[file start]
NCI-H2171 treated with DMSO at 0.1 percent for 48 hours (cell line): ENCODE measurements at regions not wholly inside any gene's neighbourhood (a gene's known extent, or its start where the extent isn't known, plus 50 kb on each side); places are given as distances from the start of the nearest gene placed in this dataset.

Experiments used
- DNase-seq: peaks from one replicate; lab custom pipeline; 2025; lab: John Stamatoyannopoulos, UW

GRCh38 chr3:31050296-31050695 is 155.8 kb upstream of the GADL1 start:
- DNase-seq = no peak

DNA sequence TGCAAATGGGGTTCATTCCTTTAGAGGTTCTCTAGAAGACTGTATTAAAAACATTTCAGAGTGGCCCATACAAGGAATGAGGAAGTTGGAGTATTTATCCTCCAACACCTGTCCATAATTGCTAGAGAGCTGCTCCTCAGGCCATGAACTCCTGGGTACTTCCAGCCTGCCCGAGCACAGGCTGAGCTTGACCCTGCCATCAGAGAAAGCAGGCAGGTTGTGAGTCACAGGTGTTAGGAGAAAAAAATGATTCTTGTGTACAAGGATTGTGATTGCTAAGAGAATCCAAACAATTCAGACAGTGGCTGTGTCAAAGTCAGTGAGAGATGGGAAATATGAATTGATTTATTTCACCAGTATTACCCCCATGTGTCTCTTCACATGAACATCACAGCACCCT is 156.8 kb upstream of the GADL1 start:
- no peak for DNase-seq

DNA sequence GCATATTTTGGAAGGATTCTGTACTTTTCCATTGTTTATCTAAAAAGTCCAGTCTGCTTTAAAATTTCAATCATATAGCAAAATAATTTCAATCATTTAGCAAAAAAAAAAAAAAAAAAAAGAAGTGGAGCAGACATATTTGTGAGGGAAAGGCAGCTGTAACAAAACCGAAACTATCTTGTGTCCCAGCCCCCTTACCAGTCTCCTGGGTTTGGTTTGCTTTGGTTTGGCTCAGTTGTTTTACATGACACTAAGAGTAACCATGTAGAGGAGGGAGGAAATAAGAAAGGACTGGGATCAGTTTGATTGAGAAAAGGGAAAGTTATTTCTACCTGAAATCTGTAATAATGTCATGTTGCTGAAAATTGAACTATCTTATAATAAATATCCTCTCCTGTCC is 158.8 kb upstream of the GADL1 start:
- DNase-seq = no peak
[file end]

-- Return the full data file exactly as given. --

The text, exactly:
NCI-H2171 treated with DMSO at 0.1 percent for 48 hours (cell line): ENCODE measurements at regions not wholly inside any gene's neighbourhood (a gene's known extent, or its start where the extent isn't known, plus 50 kb on each side); places are given as distances from the start of the nearest gene placed in this dataset.

Experiments used
- DNase-seq: peaks from one replicate; lab custom pipeline; 2025; lab: John Stamatoyannopoulos, UW

GRCh38 chr3:31050296-31050695 is 155.8 kb upstream of the GADL1 start:
- DNase-seq = no peak

DNA sequence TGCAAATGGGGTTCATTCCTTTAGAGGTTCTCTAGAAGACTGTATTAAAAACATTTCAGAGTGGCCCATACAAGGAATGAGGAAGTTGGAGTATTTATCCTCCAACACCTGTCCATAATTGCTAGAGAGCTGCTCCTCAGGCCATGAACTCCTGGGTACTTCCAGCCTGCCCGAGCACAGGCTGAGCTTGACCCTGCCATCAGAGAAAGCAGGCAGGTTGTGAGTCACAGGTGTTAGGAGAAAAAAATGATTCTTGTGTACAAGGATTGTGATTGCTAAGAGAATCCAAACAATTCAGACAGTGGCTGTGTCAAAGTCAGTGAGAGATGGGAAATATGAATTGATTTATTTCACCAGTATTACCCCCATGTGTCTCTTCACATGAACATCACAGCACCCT is 156.8 kb upstream of the GADL1 start:
- no peak for DNase-seq

DNA sequence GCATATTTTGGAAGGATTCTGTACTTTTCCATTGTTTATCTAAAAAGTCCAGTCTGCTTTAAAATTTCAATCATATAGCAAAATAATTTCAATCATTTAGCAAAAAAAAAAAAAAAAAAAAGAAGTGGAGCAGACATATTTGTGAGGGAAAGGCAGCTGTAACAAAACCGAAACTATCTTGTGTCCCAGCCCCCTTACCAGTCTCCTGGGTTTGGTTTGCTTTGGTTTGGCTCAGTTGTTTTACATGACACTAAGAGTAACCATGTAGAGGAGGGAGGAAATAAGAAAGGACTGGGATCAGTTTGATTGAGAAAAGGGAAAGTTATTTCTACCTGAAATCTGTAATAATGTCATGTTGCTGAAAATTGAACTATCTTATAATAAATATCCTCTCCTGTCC is 158.8 kb upstream of the GADL1 start:
- DNase-seq = no peak